Royalty in a glass: A Q&A with Russ Bergeron of The Roosevelt New Orleans

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The Sazerac Bar at The Roosevelt New Orleans features Carnival-inspired cocktails fit for a king or queen.
  • The Sazerac Bar at The Roosevelt New Orleans features Carnival-inspired cocktails fit for a king or queen.

Russ Bergeron, beverage manager and sommelier at The Roosevelt New Orleans, shares his favorite Carnival cocktails and two drink recipes to get readers into the Mardi Gras groove.

Gambit: What do you do at the Roosevelt (other than taste booze all day)?

Bergeron: I’m in charge of beverage selection at the Sazerac Bar, the Fountain Lounge Teddy’s Cafe, the Rooftop Bar and in-room dining. I’m in charge of the beverage menus and of training staff on wines and spirits.

When you come up with drinks or design cocktail menus, what is your idea flavor palate?

It depends on the season. I consider the season first, then gravitate to spirits. For spring, I turn to clear liquors. Gin is really popular right now, along with mescal and tequila. We pair them with bright flavors like citrus, herbs like basil and mint, and cucumbers. I start by choosing a base spirit and then pick a backup spirit or cordial based on the flavor profile. I’m on a gin kick myself right now — on a recent trip to (Alameda,) California, I brought back St. George (Spirits) gin, which has replaced Hendrix on our menu. This gin is great — it’s distilled in an old airplane hangar. We put it in a (seasonal) specialty cocktail called The Rose, and it’s so popular it may have to stay on our regular menu. We’re selling so much of it the distillery in Alameda can’t keep up with our demand for their gin.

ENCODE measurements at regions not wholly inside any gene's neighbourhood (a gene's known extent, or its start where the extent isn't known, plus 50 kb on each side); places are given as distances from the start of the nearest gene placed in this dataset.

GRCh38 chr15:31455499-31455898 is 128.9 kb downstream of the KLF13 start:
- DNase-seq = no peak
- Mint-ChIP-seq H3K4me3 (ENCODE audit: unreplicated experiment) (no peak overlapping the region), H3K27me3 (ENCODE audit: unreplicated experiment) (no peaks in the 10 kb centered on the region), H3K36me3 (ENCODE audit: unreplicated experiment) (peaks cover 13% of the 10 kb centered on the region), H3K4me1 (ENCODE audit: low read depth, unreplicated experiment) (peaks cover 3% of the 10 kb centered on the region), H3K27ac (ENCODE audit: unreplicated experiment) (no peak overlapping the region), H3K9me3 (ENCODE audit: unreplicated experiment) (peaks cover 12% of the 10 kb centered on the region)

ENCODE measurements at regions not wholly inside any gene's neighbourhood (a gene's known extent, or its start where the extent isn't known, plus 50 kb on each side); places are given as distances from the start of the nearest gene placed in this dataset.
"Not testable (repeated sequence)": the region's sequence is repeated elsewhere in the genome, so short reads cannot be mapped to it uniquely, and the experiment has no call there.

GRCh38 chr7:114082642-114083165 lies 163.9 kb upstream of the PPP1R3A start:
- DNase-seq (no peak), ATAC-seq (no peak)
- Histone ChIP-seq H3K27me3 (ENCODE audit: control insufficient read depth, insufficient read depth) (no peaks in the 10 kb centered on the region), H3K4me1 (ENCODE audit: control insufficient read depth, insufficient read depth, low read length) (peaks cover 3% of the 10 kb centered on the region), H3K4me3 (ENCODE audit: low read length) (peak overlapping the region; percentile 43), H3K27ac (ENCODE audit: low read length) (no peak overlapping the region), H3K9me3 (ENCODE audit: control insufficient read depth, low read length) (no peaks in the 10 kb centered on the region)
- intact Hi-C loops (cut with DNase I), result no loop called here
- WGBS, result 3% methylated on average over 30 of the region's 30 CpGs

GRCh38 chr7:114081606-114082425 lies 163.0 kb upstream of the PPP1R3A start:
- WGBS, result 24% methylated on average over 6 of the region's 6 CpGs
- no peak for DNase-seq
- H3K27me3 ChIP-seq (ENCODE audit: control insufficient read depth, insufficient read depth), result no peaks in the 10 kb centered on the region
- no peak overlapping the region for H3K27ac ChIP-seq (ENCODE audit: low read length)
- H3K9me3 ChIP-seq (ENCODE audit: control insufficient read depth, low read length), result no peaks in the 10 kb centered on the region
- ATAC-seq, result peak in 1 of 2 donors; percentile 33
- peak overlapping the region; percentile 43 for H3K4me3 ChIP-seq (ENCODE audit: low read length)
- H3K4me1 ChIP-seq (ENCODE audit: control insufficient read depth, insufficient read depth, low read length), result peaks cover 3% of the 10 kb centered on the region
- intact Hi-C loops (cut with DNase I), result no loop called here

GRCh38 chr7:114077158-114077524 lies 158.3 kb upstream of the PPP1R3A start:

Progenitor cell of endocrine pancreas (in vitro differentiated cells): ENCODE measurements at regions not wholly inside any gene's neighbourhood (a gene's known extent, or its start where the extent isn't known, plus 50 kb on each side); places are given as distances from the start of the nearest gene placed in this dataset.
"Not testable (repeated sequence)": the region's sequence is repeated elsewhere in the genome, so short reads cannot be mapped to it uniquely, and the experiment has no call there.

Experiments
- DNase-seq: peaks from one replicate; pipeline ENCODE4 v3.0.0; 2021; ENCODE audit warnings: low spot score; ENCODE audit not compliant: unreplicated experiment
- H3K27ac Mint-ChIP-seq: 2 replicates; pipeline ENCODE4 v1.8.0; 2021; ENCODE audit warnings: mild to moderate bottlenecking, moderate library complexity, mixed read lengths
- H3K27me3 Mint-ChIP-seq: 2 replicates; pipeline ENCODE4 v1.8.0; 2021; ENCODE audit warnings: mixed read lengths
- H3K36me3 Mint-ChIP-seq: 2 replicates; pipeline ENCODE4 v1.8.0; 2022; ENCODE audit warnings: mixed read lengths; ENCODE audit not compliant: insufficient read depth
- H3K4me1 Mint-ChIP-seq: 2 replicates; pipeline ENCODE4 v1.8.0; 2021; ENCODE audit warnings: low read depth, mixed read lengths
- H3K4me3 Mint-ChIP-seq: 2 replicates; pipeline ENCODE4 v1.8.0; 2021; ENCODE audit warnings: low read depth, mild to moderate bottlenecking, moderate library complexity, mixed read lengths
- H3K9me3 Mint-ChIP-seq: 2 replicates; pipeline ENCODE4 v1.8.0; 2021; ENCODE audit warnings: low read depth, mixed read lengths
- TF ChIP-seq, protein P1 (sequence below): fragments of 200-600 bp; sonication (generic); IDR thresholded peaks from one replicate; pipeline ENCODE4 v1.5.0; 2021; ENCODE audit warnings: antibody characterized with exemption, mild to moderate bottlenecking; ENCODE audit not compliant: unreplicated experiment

What inspired you to create the Roosevelt’s two Mardi Gras cocktails, Vive Le Roi (Long Live the King) and Vive Le Reine (Long Live the Queen)?

I didn’t want anything purple or green — those are either too sweet or have food coloring in them, or are too creamy. I wanted to come up with two drinks that were indicative of Mardi Gras, and what two characters symbolize Mardi Gras more than the king and the queen. I wanted it to play off the idea of the king and queen’s champagne toast at the (krewe’s float) den before parading or at Gallier Hall.

What’s your favorite cocktail to drink during Carnival?

Well, it depends. If you’re on a parade route, cans of beer are the go-to. Vodka is more temperate to my system over time if I’m walking around. If I’m at a bar though, it’s shots of Jameson.

What’s the best emergency pick-me-up cocktail?

An Old Fashioned — it’s my (standard) on any given day. It’s also a litmus test for bartenders. I think the best to-go cocktail is something like a rum and Coke or a vodka-tonic. It’s best to keep it simple.

Do try this at home: Bergeron shares the recipes and instructions for his Carnival-themed libations.

Vive le Roi! Long live the King!
  • Vive le Roi! Long live the King!

Vive Le Roi
Ingredients:
¾ oz. Grand Marnier
¾ oz. Chambord
2 dashes of Regan’s Orange Bitters
Sparkling wine

Directions:
• Add Grand Marnier, Chambord and bitters to a shaker.
• Add ice and stir.
• Strain the mix into a chilled flute glass.
• Top with sparkling wine.
• Garnish with a Luxardo cherry and an orange twist.

Vive le Reine! Long live the queen!
  • Vive le Reine! Long live the queen!

Vive Le Reine
Ingredients:
¾ oz. Fireball Cinnamon Whiskey
¾ oz. White Creme de Cacao
3 dashes of vanilla extract
2 oz heavy cream

Directions:
• Add all ingredients to a shaker.
• Add ice and shake.
• Strain the mix into a martini glass.
• Garnish with purple, green and gold sugar.

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